Home / Gaming / Nintendo DS Review: Thundercats

Nintendo DS Review: Thundercats

Please Share...Print this pageTweet about this on TwitterShare on Facebook0Share on Google+0Pin on Pinterest0Share on Tumblr0Share on StumbleUpon0Share on Reddit0Email this to someone

Developer Aspect has their heart in the right place with Thundercats, creating a remarkably authentic 16-bit beat-em-up platformer for the currently in distress Cartoon Network reboot.

Players control Lion-o, a broadsword swinging humanoid cat out to stop evil, because that’s what heroes do.

The story is told through static cut scenes and text, the entirety of the cart’s memory taken up by a wailing, “Thundercats, Ho!” every time Lion-O does, well, something. It’s shouted when using a laser beam ejected from his sword. It’s utilized when he calls upon four assistants (three for attacks, one for health/power-ups). He screams when the stage is introduced. He’ll even let one out on the continue screen, only to repurpose the phrase when the level begins anew seconds later.

Even a die-hard fan will want nothing to do with the Thundercats’ calling card after this.

Simplicity is fine when balanced, something Aspect either didn’t understand or didn’t have time for under the guise of publisher Warner Bros. Lion-O’s core roster of attacks is a slicing combo string that leaves him open to offensive strikes on the final blow, a leaping slash that takes the action game equivalent of a year to complete. As powerful as it feels, complete with a satisfying metallic screech, the deaths it causes are unfair.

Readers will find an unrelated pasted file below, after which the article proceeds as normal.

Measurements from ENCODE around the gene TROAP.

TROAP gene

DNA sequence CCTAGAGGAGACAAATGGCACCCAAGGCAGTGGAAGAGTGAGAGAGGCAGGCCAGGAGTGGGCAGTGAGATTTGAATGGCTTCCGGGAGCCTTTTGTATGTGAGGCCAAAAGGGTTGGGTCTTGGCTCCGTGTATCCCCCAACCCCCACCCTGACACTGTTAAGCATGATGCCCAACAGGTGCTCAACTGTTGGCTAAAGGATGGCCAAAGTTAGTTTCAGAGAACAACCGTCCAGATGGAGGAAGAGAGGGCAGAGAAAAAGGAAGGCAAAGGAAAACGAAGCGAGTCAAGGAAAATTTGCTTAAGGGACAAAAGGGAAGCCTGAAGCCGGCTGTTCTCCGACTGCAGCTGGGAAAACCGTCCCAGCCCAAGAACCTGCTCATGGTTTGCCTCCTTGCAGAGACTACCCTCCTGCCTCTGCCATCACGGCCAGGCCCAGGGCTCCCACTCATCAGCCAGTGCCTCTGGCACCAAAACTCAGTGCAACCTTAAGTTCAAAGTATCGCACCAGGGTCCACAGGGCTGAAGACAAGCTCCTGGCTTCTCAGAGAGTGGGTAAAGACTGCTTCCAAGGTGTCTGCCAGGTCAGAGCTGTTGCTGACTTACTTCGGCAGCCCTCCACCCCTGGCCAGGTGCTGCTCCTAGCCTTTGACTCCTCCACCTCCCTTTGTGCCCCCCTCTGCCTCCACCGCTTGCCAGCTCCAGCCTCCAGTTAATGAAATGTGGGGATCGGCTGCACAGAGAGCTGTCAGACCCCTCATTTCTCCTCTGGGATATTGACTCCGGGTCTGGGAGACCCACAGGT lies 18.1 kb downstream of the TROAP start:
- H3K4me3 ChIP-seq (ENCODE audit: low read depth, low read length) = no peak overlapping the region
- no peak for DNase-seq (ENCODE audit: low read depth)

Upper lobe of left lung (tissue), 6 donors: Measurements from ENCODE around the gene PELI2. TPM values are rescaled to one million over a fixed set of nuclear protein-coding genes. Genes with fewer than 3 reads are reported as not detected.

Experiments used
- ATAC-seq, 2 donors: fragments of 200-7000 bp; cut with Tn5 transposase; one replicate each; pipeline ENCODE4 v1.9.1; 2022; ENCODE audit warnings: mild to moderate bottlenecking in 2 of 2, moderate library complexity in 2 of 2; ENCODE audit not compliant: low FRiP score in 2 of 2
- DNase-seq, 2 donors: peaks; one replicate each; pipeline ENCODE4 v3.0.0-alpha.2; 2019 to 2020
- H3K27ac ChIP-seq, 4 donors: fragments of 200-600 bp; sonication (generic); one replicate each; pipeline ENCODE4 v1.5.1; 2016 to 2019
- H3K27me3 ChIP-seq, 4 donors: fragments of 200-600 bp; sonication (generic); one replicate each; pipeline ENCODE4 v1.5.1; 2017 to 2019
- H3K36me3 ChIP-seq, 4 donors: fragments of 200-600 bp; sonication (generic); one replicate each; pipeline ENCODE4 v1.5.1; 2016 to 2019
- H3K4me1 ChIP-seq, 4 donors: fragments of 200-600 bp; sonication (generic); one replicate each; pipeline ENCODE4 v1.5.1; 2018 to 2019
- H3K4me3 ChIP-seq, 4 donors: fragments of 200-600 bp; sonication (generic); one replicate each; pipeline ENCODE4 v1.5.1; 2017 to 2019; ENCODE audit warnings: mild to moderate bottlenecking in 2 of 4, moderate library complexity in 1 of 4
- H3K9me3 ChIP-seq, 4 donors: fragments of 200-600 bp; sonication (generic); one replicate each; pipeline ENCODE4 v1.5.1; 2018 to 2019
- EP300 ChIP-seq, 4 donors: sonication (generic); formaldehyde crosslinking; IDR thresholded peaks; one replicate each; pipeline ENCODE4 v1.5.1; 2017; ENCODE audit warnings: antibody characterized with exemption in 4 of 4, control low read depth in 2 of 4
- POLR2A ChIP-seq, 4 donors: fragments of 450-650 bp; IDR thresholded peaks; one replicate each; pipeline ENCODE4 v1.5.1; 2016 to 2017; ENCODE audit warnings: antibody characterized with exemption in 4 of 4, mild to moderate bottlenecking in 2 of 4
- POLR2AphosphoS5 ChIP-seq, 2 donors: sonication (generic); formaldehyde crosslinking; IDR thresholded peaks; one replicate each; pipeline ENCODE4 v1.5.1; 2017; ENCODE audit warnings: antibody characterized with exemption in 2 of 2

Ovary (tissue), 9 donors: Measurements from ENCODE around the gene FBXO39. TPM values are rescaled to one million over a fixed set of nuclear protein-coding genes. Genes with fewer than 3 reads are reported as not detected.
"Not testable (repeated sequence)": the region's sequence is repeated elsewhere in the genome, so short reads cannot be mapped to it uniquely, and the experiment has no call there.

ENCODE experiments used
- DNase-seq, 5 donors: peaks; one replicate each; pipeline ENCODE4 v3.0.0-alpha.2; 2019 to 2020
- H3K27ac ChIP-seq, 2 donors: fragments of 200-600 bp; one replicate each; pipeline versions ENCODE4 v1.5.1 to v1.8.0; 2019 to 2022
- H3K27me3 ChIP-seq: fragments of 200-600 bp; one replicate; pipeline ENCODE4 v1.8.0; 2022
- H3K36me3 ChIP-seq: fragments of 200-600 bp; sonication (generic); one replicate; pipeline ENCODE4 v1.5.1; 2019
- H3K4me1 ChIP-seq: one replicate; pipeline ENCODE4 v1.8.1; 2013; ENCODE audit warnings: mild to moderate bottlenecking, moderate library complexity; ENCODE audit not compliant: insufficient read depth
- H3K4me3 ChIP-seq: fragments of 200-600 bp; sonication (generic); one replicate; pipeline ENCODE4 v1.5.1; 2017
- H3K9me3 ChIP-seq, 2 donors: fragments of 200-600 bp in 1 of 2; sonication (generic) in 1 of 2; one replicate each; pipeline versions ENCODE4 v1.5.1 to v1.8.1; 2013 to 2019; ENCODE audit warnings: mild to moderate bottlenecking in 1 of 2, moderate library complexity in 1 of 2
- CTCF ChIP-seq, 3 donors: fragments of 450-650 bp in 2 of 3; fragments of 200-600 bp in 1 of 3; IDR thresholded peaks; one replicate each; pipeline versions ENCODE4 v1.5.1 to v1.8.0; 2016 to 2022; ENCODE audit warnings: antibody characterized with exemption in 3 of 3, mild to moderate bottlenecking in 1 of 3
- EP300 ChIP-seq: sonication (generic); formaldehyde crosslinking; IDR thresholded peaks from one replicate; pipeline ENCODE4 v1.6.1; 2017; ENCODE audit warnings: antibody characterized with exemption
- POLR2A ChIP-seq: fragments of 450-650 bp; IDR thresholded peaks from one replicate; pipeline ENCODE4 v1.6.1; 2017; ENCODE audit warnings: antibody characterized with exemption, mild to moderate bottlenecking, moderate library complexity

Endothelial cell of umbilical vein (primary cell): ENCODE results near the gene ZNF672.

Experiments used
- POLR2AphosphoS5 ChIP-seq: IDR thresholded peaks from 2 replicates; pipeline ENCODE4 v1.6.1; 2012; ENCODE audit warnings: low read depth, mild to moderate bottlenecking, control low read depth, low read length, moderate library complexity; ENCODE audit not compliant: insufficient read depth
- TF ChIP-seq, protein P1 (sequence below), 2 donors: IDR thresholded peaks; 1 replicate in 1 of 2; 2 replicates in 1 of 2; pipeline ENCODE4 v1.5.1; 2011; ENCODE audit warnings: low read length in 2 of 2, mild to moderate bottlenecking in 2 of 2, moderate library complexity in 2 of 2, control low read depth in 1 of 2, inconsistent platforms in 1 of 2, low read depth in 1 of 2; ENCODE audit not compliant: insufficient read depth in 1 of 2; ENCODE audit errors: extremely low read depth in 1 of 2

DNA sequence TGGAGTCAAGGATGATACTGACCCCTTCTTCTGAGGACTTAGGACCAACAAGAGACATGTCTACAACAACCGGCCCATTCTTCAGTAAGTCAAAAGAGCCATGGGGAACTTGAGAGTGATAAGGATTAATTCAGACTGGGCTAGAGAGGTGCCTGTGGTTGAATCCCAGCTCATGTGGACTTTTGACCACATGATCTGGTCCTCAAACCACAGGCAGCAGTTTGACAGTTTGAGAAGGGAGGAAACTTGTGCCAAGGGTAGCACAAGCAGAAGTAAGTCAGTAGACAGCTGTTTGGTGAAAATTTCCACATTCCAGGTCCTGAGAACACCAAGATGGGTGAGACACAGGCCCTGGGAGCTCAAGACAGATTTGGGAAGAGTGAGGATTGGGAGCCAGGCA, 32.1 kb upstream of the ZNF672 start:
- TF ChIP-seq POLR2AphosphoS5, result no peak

Lion-O has no defensive stances. A slide initially seems like a savior in this 2D plane until lizard enemies and their ilk begin launching projectiles. It turns out the slide is only for positioning; you cannot duck under fire from across the screen. Since enemies spawn on both sides, usually two to the left and two to the right, it’s a barrage of gunfire that becomes almost unavoidable mid-combo.

The escape becomes a double jump, a move that elicits some feeling of pushing for that extra oomph as Lion-O stops in mid-air for the second half of the motion. In practice that would be fine until implemented in platforming zones with collapsing bricks or falling stones. Maneuvering is only slightly more refined than Arthur from Ghosts ‘n Goblins. Arthur, if nothing else, felt spry with his distance. That’s not the case for Thundercats.

Overall design lacks cohesion, boss fights blending into boss fights, empty rooms needlessly inserted as bridging devices, and sections streaming in warriors ad nauseum. A single attack button becomes routine, and leveling the sword through found power-ups (up to an electrifying third bonus) doesn’t elicit any additional gain to the attack. Even the charged, furious laser beam – crucial in conquering bosses – hits with the same puff of smoke as stock attacks. There’s no sense of the damage being done.

Thundercats has to work for its license, inserting the support characters as one-offs with no defining characteristics. None of them seem to do any additional damage or carry perks over the other. Lion-O can stock three of these support sessions max, crucial in tight quarters, but it comes down to playing favorites. With time, it’s easy to see levels surrounding these additional sprites, but Thundercats sticks to a basic normalcy that dies under the weight of its own monotony.

Leaning into the retro community to ask them for a look is admirable in an era of bulky polygons and first-person views. Work was put into to ensure backdrops carry a murky palette to mimic the Genesis, and sprites have outlines that mimic many Game Boy titles. Animation is sparse for a reason, so at its most basic, Thundercats is competent. Everything closing in on those core ideas is what kills it.

Thundercats is rated E10+ (Everyone 10 and older) by the ESRB for Fantasy Violence.

Powered by

About Matt Paprocki

Matt Paprocki has critiqued home media and video games for 13 years and is the reviews editor for Pulp365.com. His current passion project is the technically minded DoBlu.com. You can read Matt's body of work via his personal WordPress blog, and follow him on Twitter @Matt_Paprocki.